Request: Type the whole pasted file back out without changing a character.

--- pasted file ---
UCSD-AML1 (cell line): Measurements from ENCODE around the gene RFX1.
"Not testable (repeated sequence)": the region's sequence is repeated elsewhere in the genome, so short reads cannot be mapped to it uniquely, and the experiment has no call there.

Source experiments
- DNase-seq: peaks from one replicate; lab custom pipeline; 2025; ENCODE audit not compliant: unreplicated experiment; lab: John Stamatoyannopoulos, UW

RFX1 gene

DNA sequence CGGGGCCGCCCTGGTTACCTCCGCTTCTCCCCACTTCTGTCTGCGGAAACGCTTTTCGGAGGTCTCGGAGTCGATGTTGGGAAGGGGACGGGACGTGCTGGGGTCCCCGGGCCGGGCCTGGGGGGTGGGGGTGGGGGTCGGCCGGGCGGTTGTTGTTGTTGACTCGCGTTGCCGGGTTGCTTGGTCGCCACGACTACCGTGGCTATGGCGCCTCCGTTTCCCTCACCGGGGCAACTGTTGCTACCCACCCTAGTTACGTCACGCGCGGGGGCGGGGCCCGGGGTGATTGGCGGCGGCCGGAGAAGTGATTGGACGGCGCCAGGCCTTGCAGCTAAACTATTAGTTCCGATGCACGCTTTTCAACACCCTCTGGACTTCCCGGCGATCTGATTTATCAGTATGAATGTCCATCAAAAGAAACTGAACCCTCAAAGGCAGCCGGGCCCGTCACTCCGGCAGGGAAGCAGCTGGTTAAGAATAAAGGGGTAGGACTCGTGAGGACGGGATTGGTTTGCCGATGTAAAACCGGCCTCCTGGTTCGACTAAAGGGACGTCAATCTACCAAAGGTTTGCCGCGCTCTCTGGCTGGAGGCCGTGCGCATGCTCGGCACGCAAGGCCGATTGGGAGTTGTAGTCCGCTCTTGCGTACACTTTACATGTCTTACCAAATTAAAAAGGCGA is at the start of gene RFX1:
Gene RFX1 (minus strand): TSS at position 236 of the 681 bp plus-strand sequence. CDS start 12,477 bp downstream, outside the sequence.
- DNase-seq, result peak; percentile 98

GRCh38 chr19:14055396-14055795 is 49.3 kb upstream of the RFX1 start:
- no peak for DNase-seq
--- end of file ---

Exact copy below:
UCSD-AML1 (cell line): Measurements from ENCODE around the gene RFX1.
"Not testable (repeated sequence)": the region's sequence is repeated elsewhere in the genome, so short reads cannot be mapped to it uniquely, and the experiment has no call there.

Source experiments
- DNase-seq: peaks from one replicate; lab custom pipeline; 2025; ENCODE audit not compliant: unreplicated experiment; lab: John Stamatoyannopoulos, UW

RFX1 gene

DNA sequence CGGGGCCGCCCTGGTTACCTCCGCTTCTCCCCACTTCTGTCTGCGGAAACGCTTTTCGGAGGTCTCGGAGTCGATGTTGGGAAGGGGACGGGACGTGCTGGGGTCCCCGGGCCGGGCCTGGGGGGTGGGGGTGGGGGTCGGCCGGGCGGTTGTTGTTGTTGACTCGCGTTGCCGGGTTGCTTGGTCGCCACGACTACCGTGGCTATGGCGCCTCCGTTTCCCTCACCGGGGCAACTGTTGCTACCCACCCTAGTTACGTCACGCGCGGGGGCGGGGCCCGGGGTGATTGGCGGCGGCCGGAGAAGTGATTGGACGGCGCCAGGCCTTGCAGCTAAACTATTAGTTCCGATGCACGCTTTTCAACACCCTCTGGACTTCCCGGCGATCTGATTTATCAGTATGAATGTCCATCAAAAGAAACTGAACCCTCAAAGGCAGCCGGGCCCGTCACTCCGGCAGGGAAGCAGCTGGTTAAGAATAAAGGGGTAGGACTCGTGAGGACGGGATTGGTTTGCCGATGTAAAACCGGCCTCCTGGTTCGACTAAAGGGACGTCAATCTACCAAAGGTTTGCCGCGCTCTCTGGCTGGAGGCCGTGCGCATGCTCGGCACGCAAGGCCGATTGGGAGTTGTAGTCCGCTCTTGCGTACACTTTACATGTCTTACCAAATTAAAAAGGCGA is at the start of gene RFX1:
Gene RFX1 (minus strand): TSS at position 236 of the 681 bp plus-strand sequence. CDS start 12,477 bp downstream, outside the sequence.
- DNase-seq, result peak; percentile 98

GRCh38 chr19:14055396-14055795 is 49.3 kb upstream of the RFX1 start:
- no peak for DNase-seq